Author: J. Clifford Richardson, M.D.
Phenylalanine is a readily available nutritional amino acid that may be obtained from various sources including vitamin and health food stores. This article discusses its use to block pain that may not be relieved by commercially offered medications.
Phenylalanine normally comes as a powder which may be enclosed for ease of use in a capsule. Like some other amino acids phenylalamine comes in two forms designated "D" and "L" ( for right and left). The difference between the forms is like the difference between your hands. They are identical, but are opposite, mirror images of each other. The left-handed form is known as L-phenylalanine (LPA). This is the form in which phenylalanine is normally found in foods. The right-handed form is known as D-phenylalanine (DPA). DPA is the form that protects endorphins in our bodies and helps us to fight pain and depression (Beckman et al. 1977; Cheng et al. 1979). A mixture of the two forms, which has been used to fight pain since 1978, is known as DL-phenylalanine (DLPA).
Phenylalanine protects our endorphins. It has helped many people overcome pain, as well as the depression that often accompanies chronic pain. In the original study of the effects of phenylalanine on pain, three of 10 patients reported significant relief. Phenylalanine has also been proven to be effective against painful inflammation. According to Russell et al. (2000), phenylalanine may work for up-regulating what is called the "endogenous analgesia system" (EAS), a neural pathway that occurs in a part of the spinal column. When stimulated by chronic pain or therapeutic measures such as opiates or acupuncture, the EAS suppresses activation of pain-receptive nerves in the spinal column and thereby alleviates pain (Russell et al.2000).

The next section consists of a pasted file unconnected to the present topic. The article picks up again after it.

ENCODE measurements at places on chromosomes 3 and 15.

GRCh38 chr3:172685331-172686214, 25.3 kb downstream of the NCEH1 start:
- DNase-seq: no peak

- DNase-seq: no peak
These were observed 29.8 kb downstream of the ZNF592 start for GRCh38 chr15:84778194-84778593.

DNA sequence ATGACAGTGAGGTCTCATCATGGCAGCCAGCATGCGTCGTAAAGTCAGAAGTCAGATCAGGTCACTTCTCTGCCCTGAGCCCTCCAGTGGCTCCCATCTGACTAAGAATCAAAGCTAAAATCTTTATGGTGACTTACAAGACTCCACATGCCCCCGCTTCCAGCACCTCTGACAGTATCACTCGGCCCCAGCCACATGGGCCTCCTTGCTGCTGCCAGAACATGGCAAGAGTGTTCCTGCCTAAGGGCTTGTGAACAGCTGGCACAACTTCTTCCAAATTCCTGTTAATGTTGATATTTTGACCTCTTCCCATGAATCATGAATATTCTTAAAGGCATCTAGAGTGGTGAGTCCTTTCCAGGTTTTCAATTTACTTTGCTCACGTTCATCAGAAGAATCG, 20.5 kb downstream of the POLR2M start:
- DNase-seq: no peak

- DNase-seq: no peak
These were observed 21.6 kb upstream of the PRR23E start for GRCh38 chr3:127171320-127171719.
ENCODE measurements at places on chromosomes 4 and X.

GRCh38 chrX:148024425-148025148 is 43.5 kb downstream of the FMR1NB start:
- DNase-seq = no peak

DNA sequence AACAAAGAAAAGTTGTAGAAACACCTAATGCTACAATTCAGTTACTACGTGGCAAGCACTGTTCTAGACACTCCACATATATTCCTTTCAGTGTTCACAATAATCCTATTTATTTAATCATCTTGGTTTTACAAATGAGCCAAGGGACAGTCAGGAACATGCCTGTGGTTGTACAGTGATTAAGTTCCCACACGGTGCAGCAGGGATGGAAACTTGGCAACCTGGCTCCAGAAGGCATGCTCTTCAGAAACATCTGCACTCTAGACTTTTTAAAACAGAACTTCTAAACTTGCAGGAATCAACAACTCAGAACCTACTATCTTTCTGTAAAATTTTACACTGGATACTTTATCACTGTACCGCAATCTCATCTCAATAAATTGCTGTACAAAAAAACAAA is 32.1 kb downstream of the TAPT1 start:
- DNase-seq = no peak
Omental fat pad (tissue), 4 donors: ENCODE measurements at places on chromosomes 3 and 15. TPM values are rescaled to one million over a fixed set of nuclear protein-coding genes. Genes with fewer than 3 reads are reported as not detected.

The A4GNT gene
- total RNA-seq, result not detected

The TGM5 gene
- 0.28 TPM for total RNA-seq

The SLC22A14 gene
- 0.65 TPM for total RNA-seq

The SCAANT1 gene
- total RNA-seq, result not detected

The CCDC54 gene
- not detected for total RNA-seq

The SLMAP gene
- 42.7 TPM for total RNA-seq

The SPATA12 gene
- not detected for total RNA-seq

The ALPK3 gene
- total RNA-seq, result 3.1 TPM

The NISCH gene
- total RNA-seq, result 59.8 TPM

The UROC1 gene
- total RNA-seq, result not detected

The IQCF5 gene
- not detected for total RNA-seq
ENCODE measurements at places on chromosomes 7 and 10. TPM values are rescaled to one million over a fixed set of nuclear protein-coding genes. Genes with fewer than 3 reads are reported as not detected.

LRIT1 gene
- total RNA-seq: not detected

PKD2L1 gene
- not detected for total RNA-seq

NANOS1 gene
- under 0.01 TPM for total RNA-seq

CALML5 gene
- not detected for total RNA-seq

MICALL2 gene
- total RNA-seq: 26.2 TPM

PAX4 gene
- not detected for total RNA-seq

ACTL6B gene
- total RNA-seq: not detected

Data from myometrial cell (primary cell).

Phenylalanine is not a drug, and it does not work directly against pain. Instead, it acts as an endorphin shield, battling pain indirectly by helping the body's built-in pain control system grow more powerful.
Phenylalanine was first tested against pain in a 1978 study at the Chicago Medical School. Researchers began by timing how long laboratory mice would remain on a hot plate before jumping off. Then they injected hundreds of mice with phenylalanine and again watched to see how long the mice would remain on the heated surface before scurrying off.
The amino acid blocked pain in 70% of the mice, allowing them to stay on the hot service longer. The pain blocking action actually grew stronger with time. Standard medicines tend to become less effective over time as the body grows accustomed to them, but phenylalanine was actually more effective on the ninth day than it was on the first. Plus, there was more good news. Phenylalanine worked with other medicines, making them stronger, and did all this without any apparent side effects.
Excited by these surprisingly positive results, the Chicago scientists tested phenylalanine on humans. The results were astounding. All 10 patients studied who had been suffering from long-standing chronic pain (people who had not been helped by modern medicine) found pain relief from this simple amino acid (Ehrenpreis et al. 1978). Phenylalanine relieved chronic pain that had not been helped by conventional methods. There were no harmful side effects, and no one became addicted (as can be the case with powerful pain medicines). Also, no one developed a tolerance to phenylalanine, requiring larger and larger doses to get the same effect, as is often the case with conventional pain drugs.
Additional research supported these early promising results. In one landmark study, 43 patients suffering from various types of severe pain were giving 250 mg of phenylalanine 4 times a day. Some of the patients reported marked relief within 1 week. But by the end of the fourth week, 75% of the patients reported that their pain had been relieved (Balagot et al. 1993).
In Great Britain, a double-blind controlled study was undertaken to determine whether the amino acid really worked or whether the pain relief reported in other studies was caused by the so-called placebo effect. It is well-known that the power of belief can act as a medicine. Thus, when patients are given pills that contain no medicine but are told that the pills contain powerful drugs, many patients will get better. The participants in the study were adults suffering from long-standing, intractable pain of various causes that had not been cured by conventional drugs or physical therapy. Despite the fact that lower doses of the substance were given and a 50% reduction in pain was required to qualify as improvement, more than 30% of the participants experienced significant relief. Phenylalanine outperformed the placebo, showing that it is, indeed, and powerful medicine (Budd1983).